It’s not as fun as it sounds. In fact, it’s a sentencing alternative for first time street drug busts.
I have a client out in Bridgeview who was recently offered this opportunity. I say opportunity, because drug school is one of the saner alternatives offered in our criminal justice system.
Drug school is four classes, which if successfully attended and passed by the Defendant, the State will nolle prosequi (“do not pursue” in Latin) and drop the case. This alternative is frequently the best possible outcome for the Defendant. Since many drug cases are felonies even on simple possession, a first time “break” like this is a vital piece of the rehabilitation puzzle.
Drug school in Cook County is a similar system to the “drug courts” that have been established in many jurisdictions around the country. Where I attended college and law school, at the University of Wisconsin – Madison, it was a frequently used tool for first time offenders. Of course, a lot of those offenders were relatively well-off college students (mainly white, Wisconsin is the least diverse school in the Big Ten) who were being busted for pot, ecstasy, or other relatively not-hard drugs. Cook County offers drug school, which is more like a diversion program. In many jurisdictions, drug court is more like intensive probation where you are actually sentenced to a period of drug testing and classes, and upon completion, then the charges are dropped.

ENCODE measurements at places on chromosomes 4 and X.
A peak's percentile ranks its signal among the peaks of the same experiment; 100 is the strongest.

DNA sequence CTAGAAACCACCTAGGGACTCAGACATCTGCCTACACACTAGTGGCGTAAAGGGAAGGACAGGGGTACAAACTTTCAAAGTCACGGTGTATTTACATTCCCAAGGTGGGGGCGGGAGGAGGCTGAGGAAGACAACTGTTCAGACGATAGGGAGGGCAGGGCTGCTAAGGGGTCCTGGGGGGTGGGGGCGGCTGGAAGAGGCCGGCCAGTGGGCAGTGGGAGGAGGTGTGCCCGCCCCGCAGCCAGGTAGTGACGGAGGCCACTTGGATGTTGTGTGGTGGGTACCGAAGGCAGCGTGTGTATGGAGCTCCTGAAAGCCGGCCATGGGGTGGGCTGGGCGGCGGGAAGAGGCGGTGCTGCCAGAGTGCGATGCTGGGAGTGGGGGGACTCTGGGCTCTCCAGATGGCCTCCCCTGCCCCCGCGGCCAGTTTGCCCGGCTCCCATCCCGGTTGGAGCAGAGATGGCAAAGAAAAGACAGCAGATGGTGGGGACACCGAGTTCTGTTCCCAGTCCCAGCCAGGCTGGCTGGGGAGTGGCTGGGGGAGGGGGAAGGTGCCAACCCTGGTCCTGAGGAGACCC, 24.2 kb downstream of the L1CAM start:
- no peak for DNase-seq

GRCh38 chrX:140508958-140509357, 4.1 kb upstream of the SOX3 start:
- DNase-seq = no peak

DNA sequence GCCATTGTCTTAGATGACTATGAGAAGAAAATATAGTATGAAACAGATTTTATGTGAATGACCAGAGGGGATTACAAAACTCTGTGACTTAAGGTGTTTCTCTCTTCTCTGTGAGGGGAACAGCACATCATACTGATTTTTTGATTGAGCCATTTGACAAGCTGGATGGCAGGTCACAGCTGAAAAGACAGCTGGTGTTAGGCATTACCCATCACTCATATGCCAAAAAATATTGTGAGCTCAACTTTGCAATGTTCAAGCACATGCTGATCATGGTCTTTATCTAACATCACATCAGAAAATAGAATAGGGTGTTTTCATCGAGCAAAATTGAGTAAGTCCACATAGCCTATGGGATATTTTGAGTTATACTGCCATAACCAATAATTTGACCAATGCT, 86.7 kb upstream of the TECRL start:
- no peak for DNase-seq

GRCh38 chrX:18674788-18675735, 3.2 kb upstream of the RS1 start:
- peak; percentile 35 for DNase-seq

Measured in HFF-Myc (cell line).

Here, you attend the classes before sentencing and if completed satisfactorily, the matter is then not prosecuted (with leave to re-instate later if you mess up again).
This all appears to be a part of the criminal justice system that is operating with the intent to rehabilitate (or at least, redirect) the criminal defendant. To that end, drug school is one of the few times that Cook County actually tries to help, rather than simply punish.
I have found that many of my clients are rarely offered it (of course, it’s limited to first time offenders and those with very small amounts of drugs anyway), and that it’s usually offered prior to a preliminary hearing.
I’m just interested to see what the numbers are for recidivists coming out of the program or even how many are in the program in a given year. I’d like to see the success rate (i.e. recidivism rates) of a program that makes you attend four classes telling you not to do drugs, and doesn’t even require drug screening. That sounds like high school health classes, not an effective drug deterrent program.
Still, it’s a great alternative for my clients, a good deal if you can get it. I just wonder about its efficacy compared to drug courts in other jurisdictions.
Read further at the Drug School Act online to see the legislative authorization. It notes that statistics should be tracked, I’ve just never seen them.